- prind and the house will shut up shop
tor four to six weeks, a recess on Au-
. Rust 2 having been agreed upon. The
senate, however, will stay through the
eunimer and continue the consideration
of the general peace treaty and the
," epecial treaty with France if the presi-
dent sees tit to submit the latter docu
ment at any time soon.
Disas-tcr VcarctI Following With
drawal of Pumpmen.
(Copyright by the New York World. Pub
lished by arranjroment.)
LONDON. July 26. (Special Cable.)
It is stated, says the Daily Telegraph,
. that as a consequence of the with
drawal of pumpmen and engine men
In thfe Yorkshire mines a disastrous
affect in some of the mines will be
permanent. Certain of the older shafts
which had been flooded will never be
used again. Others may be cleared of
water comparatively poon. but it is of
ficially stated that some will be water
logged for months.
A telegram says there will be no Im
rnediate resumption of work at the
Yorkshire mines in spite of the de
cision in London.
to appear in the Eugene Justice court to
answer to the charge of unlawful pos
session of liquor. His arrest followed
a raid last night by Sheriff Stickles and
his force on the hotel, where was found
a unmber of bottles of whisky.
-Mr. uenner declared that ne Knows
iiuiiiuig ui an j iiiiuur uciiis ivcpt in 1110
hotel and says it must have belonged to
his guests. He has employed an at
torney and says he will fight the case.
F. A. Smith, night clerk at the Hotel
Osbourn. was also arrested for having
liquor in his possession and after
spending a few hours in jail was re
leased when it was arranged that he
should leave town. The management
of the hotel demanded his resignation
immediately after his arrest. The depu
ty sheriff who arrested him followed a
man coming from the Central hotel
with a package to Smith's room and
found the two men with two bottles of
whisky. This led to the raid on the
Only Veterans' Posts Are Opposed to
Man Named on Public Service
Board, Is Declaration.
OLTMPIA, Wash.. July 26. (Spe
cial.) Acting Governor Louis F-.Hart
will not withdraw his recent appoint
ment of Senator ' E. V. Kuykendall as
chairman of the public service commis
sion to succeed K. V. Blaine on August
15, unless it is shown that the appoint
ee's qualifications for the special duties
are seriously affected, declared Mr.
Hart today. The statement was in
reply to the demand made bv Colonel
Theodore Roosevelt Post No. 24. Vete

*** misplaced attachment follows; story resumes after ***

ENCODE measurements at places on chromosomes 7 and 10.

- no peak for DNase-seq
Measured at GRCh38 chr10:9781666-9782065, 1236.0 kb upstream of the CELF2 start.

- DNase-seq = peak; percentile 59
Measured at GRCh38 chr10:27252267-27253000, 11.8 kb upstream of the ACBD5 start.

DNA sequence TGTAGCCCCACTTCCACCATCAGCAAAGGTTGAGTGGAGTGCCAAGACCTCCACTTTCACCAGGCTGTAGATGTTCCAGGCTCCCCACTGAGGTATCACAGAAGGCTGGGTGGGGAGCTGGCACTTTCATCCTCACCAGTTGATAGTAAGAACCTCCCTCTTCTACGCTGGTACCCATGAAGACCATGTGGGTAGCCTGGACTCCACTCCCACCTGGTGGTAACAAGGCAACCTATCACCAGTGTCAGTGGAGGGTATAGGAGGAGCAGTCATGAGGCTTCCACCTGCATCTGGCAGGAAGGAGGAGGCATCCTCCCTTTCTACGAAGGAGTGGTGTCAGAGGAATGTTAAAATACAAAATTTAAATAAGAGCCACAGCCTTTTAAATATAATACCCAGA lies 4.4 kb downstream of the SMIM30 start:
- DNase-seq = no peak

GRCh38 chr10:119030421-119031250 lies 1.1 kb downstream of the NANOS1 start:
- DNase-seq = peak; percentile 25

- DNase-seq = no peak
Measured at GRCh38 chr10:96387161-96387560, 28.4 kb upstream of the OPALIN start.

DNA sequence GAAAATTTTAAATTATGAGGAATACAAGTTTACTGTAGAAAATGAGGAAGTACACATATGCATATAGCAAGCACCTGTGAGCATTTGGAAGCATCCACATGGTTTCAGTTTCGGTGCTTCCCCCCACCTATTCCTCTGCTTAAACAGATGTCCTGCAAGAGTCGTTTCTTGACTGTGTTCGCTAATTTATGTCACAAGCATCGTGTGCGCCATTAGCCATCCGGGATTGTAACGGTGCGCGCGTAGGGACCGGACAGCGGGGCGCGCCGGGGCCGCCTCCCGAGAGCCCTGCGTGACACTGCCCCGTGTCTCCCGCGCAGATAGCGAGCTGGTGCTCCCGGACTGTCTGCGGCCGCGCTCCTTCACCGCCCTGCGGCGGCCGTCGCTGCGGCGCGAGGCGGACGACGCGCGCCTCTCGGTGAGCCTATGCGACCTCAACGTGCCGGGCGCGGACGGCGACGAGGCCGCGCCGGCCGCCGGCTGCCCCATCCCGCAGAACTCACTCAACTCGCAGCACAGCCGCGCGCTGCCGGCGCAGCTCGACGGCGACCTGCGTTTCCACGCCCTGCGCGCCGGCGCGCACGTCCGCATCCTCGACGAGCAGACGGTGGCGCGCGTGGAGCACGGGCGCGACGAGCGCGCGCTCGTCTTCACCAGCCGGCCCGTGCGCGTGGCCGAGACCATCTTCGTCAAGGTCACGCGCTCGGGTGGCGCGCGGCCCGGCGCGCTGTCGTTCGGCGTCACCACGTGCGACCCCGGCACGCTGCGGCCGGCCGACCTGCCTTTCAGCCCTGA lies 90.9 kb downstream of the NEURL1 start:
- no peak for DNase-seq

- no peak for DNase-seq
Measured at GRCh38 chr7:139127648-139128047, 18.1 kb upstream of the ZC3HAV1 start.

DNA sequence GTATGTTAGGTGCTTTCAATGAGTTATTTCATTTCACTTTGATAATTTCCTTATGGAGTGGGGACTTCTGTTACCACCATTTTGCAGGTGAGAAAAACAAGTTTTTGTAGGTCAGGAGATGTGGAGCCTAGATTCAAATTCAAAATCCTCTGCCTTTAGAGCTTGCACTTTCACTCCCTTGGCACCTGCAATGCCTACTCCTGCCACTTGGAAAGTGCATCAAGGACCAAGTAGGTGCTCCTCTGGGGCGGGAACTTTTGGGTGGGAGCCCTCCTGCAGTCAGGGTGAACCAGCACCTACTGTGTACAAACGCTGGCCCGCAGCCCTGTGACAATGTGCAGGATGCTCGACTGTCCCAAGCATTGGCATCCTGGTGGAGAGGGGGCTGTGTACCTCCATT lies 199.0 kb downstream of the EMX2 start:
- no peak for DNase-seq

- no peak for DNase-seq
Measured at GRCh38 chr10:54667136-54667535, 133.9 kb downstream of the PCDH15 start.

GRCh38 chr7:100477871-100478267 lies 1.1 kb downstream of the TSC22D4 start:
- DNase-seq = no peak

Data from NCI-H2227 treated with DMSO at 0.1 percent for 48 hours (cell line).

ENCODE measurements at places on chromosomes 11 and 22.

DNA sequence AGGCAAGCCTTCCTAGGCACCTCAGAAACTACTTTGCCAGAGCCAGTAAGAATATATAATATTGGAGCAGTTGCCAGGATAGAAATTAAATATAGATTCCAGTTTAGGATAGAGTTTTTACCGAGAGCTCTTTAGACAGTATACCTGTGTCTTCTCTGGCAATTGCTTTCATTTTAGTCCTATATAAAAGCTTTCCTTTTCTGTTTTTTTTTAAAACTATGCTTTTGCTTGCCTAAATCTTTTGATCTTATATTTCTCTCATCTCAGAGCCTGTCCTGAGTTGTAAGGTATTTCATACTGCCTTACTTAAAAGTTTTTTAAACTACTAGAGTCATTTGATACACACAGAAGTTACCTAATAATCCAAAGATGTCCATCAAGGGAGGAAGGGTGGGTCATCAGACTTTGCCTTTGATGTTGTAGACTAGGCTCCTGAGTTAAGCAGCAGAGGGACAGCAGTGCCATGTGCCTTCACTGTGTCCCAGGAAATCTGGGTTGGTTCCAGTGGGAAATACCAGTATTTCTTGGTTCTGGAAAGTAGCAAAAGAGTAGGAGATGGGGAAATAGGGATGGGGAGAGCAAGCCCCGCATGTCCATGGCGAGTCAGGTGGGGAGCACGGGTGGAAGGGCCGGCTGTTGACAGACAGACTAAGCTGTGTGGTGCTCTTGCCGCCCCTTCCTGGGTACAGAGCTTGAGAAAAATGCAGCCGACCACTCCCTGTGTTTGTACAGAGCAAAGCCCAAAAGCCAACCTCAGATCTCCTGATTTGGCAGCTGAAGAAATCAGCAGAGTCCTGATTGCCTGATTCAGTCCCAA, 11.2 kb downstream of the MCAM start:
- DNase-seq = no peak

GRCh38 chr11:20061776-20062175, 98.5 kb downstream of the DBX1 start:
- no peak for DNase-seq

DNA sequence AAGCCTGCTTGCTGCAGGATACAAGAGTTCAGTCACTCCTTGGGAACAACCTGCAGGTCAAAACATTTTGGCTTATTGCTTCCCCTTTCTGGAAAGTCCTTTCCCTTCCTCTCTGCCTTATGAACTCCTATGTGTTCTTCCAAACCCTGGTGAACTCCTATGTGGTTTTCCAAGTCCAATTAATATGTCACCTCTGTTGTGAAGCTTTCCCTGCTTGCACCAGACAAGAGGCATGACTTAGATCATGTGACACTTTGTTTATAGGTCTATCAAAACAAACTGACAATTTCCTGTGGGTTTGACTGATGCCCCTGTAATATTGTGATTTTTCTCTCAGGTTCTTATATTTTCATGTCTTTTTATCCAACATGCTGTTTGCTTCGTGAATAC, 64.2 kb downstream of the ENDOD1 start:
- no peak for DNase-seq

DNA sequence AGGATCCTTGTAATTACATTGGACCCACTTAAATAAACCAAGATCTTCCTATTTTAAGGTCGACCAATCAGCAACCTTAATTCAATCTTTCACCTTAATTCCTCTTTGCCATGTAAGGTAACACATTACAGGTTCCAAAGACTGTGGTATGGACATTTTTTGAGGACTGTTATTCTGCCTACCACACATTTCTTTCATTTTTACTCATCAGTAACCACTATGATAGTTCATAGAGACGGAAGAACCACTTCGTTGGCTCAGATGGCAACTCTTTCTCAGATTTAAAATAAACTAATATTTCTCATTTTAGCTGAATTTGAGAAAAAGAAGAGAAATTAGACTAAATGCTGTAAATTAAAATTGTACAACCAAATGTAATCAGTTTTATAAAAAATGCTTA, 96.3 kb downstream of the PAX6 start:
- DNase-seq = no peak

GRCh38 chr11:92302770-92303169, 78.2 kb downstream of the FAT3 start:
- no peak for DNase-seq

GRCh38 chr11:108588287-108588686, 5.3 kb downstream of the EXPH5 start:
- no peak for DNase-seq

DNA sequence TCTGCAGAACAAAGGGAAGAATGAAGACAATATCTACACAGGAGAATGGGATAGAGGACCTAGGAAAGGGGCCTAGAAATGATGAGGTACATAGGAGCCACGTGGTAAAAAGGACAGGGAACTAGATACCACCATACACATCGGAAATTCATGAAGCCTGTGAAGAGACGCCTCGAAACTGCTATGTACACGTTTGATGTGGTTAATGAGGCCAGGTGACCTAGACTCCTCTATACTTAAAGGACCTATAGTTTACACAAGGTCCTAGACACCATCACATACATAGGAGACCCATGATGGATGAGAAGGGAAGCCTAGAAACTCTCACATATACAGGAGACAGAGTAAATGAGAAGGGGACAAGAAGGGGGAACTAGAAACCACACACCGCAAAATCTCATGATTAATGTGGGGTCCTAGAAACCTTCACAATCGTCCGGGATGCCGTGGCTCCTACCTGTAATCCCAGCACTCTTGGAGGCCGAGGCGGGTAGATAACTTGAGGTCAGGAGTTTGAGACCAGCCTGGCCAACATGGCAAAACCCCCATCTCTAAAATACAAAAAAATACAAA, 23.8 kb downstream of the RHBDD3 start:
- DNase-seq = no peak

rans of Foreign Wars. Objection to
Senator Kuydendall is based on his
vote against the passage of the Lamp
ing bill last winter. This bill pro
posed a half mill tax levy to furnish
cash awards to returned soldiers. It
provoked the most determined fight of
the last session and lost only by one
Acting Governor Hart says that of
more than 100 letters and telegrams
approving the appointment of Senator
Kuykendall. in addition to numerous
instances of favorable newspaper com
ment, the foreign veterans' protest is
the only dissenting note heard. The
protest is accepted as evidence that
the Lamping bill vote will be kept
alive as a campaign isue for 1920. when
Colonel George B. Lamping, author of
the bill, is expected to become a can
didate for the republican nomination
for governor. One veteran's post ob
jecting to Senator Kuykendall is lo
cated ai Seattle, Colonel Lamping's
University School of Muic Staff
Is Enlarged.
EUGENE. Or.. July 26. (Special.)
Three new additions to ;he faculty of
the school of music at the University
of Oregon were announced today by
Dr. John J. Landsbury, dean of music,
upon his return from an eastern trip.
Rex Underwood, violinist, will take the
place of Robert Louis Barron, who has
been transferred to the university
school of music at Portland. Mr. Under
wood has had seven years in study and
concert work abroad and has been giv
ing private lessons in Chicago recently.
Albert Sukken, specialist in glee
clubs, choral work and opera coach
ing, of Chicago, will be head of the
vocal department. His assistant will
be Miss Findahl, a pupil of Carleton
Packett of Chicago. As director of the
band, Ross Hickernell of Warren, O.,
is employed. Mr. Hickernell was man
ager of the Innes concert band and
has been soloist in many bands of the
United States.
Dead Robin Produced in Eugene
Court as Exhibit A.
EUGENE, Or., .Tuly 26. (Special.)
William T. Campbell, one of the
wealthiest men in Eugene, was ar
rested today upon complaint of a small
boy living near him, on the charge of
Killing a robin. The boy took the dead
robin to the office of District Attor
ney Ray and said that it had been
killed by Mr. Campbell.
"He has been killing all the robins,"
lisped the little fellow.
Mr. Campbell was notified to appear
in justice court. He at first denied
the charge but later pleaded guilty to
avoid the costs of a trial and was
fined $25. but sentence was suspended.
He is said to have stated in court that
he has not been killing robins lately,
but was forced to kill them during
cherry season to prevent them from
destroying his fruit.
Roseburg W ill Do Own Street Repair